install Handbrake from http://handbrake.fr/

It also has a pretty GUI for those who don't like the terminal :)

4

Corporate random bullshit generator (cbsg)

 $ curl -s http://cbsg.sourceforge.net/cgi-bin/live | grep -Eo '^<li>.*</li>' | sed s,\</\\?li\>,,g | shuf -n 1

— by Genunix on Sept. 4, 2014, 3:44 p.m.

Explanation

This one-liner will just use cbsg.sourceforge.net/cgi-bin/live and grab one random corporate bullshit. Good to use when deprecating command line tools in your corporation :-)

4

Rename all items in a directory to lower case

 $ for i in *; do mv "$i" "${i,,}"; done

— by EvaggelosBalaskas on April 20, 2013, 9:41 p.m.

Explanation

Loop over the items in the current directory, and use Bash built-in case modification expansion to convert to lower case.

Limitations

The case modification extension is available since Bash 4.

4

Show dd status every so often

 $ watch --interval 5 killall -USR1 dd

— by FoxWilson on Dec. 6, 2012, 6:16 p.m.

Explanation

The dd command has no progress indicator. While copying large files it may seem like nothing is happening, as dd prints nothing until completed. However, when the dd process receives USR1 signal, it prints I/O statistics to standard error and resumes copying. Here we use killall to send the signal, and we call it with watch to repeat this every 5 seconds, effectively giving a progress indicator to good old dd.

Start in one window the watch:

$ watch --interval 5 killall -USR1 dd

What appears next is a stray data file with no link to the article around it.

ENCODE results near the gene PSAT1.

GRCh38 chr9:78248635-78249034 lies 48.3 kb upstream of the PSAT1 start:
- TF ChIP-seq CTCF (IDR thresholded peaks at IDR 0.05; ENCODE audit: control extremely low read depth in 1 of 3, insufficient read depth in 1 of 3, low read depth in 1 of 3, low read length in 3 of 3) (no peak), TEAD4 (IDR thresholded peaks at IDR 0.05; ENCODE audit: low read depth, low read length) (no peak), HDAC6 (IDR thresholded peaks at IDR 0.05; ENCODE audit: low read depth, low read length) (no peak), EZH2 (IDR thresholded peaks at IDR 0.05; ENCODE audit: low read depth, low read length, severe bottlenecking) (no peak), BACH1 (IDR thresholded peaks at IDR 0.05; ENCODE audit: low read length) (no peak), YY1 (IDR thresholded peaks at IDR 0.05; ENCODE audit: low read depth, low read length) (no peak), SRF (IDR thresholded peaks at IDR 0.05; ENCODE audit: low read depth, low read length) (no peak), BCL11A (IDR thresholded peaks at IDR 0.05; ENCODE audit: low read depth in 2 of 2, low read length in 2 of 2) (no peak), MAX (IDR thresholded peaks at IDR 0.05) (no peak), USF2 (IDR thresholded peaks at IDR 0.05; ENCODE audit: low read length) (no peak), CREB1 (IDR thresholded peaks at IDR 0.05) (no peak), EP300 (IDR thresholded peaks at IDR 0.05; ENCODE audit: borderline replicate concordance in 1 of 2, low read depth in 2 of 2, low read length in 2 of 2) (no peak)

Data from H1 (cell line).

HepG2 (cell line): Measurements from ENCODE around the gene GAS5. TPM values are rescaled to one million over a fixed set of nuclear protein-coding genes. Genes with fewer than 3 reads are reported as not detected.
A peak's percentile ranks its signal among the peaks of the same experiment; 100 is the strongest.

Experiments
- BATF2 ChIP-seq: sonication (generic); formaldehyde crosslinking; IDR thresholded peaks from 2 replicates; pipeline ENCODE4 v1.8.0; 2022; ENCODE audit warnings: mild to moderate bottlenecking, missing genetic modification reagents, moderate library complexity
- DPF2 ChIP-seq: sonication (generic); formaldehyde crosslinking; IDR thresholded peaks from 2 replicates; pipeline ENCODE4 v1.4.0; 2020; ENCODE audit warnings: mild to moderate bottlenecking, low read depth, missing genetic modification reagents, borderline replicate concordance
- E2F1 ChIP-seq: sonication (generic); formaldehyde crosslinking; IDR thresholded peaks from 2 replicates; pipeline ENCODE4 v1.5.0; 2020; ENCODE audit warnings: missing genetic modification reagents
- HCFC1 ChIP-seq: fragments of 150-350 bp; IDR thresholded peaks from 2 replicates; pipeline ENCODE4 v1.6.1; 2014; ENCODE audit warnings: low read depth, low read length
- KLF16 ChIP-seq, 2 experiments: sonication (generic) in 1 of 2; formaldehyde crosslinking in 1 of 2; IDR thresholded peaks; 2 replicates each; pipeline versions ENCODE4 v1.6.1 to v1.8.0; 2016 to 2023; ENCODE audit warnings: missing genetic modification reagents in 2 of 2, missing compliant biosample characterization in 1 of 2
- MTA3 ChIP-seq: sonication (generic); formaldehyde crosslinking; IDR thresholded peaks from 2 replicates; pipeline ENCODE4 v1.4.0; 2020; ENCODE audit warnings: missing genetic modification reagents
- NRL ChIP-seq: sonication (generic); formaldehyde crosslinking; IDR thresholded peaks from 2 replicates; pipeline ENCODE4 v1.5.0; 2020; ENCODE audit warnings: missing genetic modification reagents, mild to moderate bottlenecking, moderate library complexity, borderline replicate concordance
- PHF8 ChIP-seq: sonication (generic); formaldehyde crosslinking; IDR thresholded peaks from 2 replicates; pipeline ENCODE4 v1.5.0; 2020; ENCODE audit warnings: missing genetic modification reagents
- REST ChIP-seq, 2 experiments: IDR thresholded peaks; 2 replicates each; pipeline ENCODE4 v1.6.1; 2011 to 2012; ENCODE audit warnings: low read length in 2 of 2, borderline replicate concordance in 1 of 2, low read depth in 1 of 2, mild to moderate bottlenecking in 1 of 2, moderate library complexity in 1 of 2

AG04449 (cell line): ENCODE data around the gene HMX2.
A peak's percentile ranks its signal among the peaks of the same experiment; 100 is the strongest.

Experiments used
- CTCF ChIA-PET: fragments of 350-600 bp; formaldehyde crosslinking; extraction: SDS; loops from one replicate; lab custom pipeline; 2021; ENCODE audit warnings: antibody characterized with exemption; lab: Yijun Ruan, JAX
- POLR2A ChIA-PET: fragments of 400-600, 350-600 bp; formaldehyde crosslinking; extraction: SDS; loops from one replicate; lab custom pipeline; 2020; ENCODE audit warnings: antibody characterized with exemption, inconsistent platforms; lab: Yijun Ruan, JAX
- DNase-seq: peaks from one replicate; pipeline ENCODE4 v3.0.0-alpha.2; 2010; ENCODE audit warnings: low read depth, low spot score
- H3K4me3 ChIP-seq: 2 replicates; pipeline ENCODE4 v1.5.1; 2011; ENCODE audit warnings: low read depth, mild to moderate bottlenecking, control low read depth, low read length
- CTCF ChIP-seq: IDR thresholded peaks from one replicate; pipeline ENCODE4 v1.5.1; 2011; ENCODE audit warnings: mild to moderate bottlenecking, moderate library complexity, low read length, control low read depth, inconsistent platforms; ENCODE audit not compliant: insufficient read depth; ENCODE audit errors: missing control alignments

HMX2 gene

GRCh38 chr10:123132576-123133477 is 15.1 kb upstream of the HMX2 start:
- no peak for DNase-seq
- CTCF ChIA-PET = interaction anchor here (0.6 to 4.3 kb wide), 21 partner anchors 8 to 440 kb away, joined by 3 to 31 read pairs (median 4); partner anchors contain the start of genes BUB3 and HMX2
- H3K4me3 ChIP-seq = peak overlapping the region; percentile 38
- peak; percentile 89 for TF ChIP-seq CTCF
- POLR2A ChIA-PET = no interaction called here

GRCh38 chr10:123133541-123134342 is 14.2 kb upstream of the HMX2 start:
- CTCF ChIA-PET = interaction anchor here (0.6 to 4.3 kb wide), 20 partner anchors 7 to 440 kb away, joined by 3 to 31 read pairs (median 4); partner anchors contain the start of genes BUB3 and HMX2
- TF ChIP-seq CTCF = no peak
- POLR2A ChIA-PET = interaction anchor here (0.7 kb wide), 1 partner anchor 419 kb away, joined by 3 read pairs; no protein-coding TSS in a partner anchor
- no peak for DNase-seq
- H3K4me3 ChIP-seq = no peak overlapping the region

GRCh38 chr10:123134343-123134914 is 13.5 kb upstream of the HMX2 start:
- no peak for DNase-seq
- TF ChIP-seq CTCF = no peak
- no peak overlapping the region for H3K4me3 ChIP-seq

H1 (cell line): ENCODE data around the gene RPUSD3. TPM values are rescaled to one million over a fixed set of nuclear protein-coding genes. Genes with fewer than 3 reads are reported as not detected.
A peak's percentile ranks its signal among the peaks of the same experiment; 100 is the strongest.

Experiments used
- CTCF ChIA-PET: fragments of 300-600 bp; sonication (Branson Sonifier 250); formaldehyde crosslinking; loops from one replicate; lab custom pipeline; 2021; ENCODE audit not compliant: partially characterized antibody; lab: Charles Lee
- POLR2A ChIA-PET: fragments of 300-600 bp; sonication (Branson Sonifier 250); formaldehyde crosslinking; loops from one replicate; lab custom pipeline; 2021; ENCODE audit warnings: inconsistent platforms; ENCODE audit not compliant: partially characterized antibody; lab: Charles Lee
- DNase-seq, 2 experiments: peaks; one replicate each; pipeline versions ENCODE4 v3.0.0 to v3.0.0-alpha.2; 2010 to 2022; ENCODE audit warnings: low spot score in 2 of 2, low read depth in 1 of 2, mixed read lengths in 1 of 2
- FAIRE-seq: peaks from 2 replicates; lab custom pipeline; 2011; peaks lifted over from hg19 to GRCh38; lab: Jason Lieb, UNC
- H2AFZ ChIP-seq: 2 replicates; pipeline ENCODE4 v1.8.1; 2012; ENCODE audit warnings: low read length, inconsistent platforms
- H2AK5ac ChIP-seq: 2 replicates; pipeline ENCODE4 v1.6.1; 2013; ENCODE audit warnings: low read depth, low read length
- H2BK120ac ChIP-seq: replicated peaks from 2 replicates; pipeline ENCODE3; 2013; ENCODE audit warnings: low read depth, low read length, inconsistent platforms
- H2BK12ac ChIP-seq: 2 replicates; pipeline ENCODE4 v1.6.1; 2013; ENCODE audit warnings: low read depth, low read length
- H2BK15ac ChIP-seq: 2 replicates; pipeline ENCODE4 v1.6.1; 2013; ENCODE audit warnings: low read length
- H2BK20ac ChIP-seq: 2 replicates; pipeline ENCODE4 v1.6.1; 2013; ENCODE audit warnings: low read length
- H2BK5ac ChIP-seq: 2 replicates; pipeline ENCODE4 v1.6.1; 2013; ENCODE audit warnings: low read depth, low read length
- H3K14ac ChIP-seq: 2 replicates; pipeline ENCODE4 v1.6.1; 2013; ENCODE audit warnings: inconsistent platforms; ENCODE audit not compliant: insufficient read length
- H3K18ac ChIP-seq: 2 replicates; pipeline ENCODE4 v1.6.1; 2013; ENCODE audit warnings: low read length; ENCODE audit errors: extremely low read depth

Start copying in another:

$ dd if=/dev/random of=junk bs=1000 count=1000 
dd: warning: partial read (13 bytes); suggest iflag=fullblock
0+2 records in
0+2 records out
21 bytes (21 B) copied, 3.01687 s, 0.0 kB/s
0+3 records in
0+3 records out
29 bytes (29 B) copied, 8.02736 s, 0.0 kB/s

3

Change the encoding of all files in a directory and subdirectories

 $ find . -type f  -name '*.java' -exec sh -c 'iconv -f cp1252 -t utf-8 "$1" > converted && mv converted "$1"' -- {} \;

— by Janos on Nov. 20, 2014, 12:15 p.m.

Explanation

The parameters of find:

  • . -- search in the current directory, and its subdirectories, recursively
  • -type f -- match only files
  • -name '*.java' -- match only filenames ending with .java
  • -exec ... \; -- execute command

The command to execute is slightly complicated, because iconv doesn't rewrite the original file but prints the converted content on stdout. To update the original file we need 2 steps:

  1. Convert and save to a temp file
  2. Move the temp file to the original

To do these steps, we use a sh subshell with -exec, passing a one-liner to run with the -c flag, and passing the name of the file as a positional argument with -- {}.

Unfortunately the redirection will use UNIX style line endings. If the original files have DOS style line endings, add this command in the subshell:

vim +'set ff=dos' +wq converted

3

Remove offending key from known_hosts file with one swift move

 $ ssh-keygen -R <hostname>

— by openiduser126 on Jan. 25, 2014, 1:35 p.m.

Explanation

The ssh-keygen tool comes with an option for this already, there is no need for esoteric one-liners that are hard to remember.